Impact of vascular endothelial growth factor gene-gene and gene-smoking interaction and haplotype combination on bladder cancer risk in Chinese population
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Dian Fu1,*, Ping Li1,*, Wen Cheng1, Feng Tian2, Xiaofeng Xu1, Xiaoming Yi1, Chaopeng Tang1, Yongzhong Wang3, Quansheng Hu4, Zhengyu Zhang1
1Department of Urology, Nanjing Jinling Hospital, Nanjing University School of Medicine, Nanjing, Jiangsu, China
2Department of Urology, The Second Affiliated Hospital of Dalian Medical University, Dalian, Liaoning, China
3Department of Urology, The First People’s Hospital of Huoqiu City, Huoqiu, Anhui, China
4Department of Urology, Southwest Hospital of the Third Military Medical University, Chongqing, China
*These authors contributed equally to this work
Xiaoming Yi, email: [email protected]
Chaopeng Tang, email: [email protected]
Feng Tian, email: [email protected]
Keywords: bladder cancer, vascular endothelial growth factor, single nucleotide polymorphisms, interaction, smoking
Received: December 08, 2016 Accepted: January 27, 2017 Published: February 11, 2017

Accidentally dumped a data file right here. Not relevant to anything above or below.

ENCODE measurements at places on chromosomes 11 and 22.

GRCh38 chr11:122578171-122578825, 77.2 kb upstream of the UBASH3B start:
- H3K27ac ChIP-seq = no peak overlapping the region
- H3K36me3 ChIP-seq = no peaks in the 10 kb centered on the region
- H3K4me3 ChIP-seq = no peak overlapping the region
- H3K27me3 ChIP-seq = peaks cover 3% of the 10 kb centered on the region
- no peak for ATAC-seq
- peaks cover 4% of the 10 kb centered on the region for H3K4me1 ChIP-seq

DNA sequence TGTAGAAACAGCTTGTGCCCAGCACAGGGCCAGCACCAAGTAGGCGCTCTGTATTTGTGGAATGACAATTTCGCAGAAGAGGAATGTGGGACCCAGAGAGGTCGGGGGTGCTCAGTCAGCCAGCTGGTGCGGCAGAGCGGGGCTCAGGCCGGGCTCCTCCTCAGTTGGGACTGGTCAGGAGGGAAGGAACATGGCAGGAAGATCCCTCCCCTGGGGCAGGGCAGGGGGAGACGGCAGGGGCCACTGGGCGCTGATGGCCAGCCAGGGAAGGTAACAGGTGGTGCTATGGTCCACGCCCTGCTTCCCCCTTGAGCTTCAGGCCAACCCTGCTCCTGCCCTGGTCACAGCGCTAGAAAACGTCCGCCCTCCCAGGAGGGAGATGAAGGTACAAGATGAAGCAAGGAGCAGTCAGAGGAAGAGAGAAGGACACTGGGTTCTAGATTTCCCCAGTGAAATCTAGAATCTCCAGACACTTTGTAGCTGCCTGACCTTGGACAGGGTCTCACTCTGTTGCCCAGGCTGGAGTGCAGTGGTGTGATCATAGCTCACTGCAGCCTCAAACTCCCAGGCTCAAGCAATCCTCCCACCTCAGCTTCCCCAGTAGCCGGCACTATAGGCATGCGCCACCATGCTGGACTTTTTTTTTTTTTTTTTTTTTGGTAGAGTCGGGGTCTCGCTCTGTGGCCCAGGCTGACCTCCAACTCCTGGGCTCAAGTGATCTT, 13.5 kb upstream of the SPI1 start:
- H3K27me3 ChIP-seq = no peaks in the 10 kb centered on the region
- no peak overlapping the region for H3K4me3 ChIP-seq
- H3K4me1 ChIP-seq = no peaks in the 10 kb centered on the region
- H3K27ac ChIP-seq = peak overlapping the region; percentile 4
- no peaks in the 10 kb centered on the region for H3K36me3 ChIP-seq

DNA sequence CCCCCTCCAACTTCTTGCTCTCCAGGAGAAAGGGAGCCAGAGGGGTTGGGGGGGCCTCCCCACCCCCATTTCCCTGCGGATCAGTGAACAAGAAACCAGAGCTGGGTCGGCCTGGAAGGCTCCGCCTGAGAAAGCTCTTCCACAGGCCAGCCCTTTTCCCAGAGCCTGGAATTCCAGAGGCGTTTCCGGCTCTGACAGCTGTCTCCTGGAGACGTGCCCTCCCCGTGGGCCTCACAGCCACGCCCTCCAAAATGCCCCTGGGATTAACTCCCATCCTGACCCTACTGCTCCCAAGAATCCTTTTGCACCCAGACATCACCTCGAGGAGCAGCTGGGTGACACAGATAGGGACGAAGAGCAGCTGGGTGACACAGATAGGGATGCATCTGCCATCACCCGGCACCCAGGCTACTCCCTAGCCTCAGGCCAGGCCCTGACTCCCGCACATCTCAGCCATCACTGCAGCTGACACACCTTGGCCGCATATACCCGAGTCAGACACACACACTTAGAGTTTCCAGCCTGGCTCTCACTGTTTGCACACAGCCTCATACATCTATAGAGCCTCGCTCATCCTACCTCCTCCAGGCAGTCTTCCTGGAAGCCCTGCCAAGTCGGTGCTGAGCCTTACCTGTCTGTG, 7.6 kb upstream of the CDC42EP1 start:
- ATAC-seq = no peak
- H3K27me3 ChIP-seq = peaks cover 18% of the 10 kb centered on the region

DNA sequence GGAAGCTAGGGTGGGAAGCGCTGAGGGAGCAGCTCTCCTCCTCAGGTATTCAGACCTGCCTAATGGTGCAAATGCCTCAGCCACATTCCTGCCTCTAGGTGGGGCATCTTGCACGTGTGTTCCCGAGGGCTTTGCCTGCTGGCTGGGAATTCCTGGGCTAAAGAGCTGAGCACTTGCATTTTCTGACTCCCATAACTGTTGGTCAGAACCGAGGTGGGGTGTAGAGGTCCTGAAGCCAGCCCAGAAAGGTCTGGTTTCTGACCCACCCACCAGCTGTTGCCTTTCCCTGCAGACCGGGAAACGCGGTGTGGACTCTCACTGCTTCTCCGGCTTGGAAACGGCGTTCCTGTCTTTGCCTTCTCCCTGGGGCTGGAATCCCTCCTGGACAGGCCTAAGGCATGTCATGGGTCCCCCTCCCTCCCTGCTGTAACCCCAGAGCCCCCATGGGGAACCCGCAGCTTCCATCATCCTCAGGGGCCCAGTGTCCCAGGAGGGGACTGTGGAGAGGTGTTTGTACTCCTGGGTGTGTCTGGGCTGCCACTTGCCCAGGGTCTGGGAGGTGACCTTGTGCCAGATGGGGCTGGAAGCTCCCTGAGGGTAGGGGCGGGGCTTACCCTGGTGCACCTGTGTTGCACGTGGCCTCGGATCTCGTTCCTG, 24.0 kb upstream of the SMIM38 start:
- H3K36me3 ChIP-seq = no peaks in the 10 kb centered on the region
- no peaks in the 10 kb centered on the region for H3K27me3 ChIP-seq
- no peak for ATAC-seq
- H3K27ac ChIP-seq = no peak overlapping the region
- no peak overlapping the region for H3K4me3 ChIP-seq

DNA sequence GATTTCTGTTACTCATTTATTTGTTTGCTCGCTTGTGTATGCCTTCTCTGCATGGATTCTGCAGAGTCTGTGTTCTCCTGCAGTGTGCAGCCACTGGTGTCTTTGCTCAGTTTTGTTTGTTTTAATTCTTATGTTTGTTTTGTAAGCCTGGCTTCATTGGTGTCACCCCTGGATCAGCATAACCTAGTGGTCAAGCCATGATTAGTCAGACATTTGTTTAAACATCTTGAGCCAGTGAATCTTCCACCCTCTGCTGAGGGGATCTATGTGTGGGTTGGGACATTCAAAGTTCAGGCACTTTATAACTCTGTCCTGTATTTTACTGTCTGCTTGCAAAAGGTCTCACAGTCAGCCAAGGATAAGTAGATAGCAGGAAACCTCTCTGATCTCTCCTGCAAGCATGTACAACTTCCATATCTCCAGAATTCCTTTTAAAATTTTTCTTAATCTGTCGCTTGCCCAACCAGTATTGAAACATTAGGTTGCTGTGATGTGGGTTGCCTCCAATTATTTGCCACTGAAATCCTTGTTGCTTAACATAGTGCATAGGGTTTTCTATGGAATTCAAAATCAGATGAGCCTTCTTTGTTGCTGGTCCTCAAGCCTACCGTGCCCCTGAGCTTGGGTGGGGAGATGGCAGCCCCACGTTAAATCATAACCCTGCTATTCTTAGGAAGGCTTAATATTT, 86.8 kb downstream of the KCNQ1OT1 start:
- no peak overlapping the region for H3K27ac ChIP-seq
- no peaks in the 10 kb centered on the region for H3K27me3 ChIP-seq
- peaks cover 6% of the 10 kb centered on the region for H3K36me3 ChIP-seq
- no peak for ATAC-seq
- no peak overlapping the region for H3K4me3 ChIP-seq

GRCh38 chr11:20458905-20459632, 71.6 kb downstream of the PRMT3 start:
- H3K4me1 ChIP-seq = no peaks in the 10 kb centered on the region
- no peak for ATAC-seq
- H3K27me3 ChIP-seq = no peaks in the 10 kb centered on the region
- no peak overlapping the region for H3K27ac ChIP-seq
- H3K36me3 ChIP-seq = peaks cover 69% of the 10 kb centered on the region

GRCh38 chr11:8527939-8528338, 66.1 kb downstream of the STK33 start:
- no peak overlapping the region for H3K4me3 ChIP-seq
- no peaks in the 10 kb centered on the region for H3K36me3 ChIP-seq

Aims: To investigate the association of single nucleotide polymorphisms (SNPs) within vascular endothelial growth factor (VEGF) gene polymorphisms, additional gene- gene and gene- smoking interactions with bladder cancer risk.
Results: Bladder cancer risk was significantly higher in carriers of the rs699947- A allele within VEGF gene than those with rs699947- CC genotype (CA+ AA versus CC), adjusted OR (95%CI) = 1.70 (1.16–2.31), and higher in carriers of the rs833052- A allele of within VEGF gene than those with rs833052- CC genotype (CA+ AA versus CC), adjusted OR (95%CI) = 1.65 (1.23–2.12). GMDR analysis indicated a potential interaction between rs2010963 and smoking on bladder cancer risk. Current smokers with rs2010963- GC+CC genotype within VEGF gene have the highest bladder cancer risk, compared to never smokers with rs2010963- GG genotype within VEGF gene, OR (95%CI) = 3.25 (1.71–4.83). Haplotype containing the rs2010963- C and rs833052- A alleles were associated with a statistically increased bladder cancer risk, OR (95%CI) = 2.21 (1.12–3.42).
Materials and Methods: Generalized multifactor dimensionality reduction (GMDR) was used to screen the best interaction combination among SNPs and smoking. Logistic regression was performed to investigate association of 6 SNPs within VEGF gene, additional gene- gene and gene- smoking interaction with bladder cancer risk.
Conclusions: We found that the A allele of rs699947 and the A allele of rs833052 within VEGF gene, interaction between rs2010963 and smoking, haplotype containing the rs2010963- C and rs833052- A alleles were all associated with increased bladder cancer risk.
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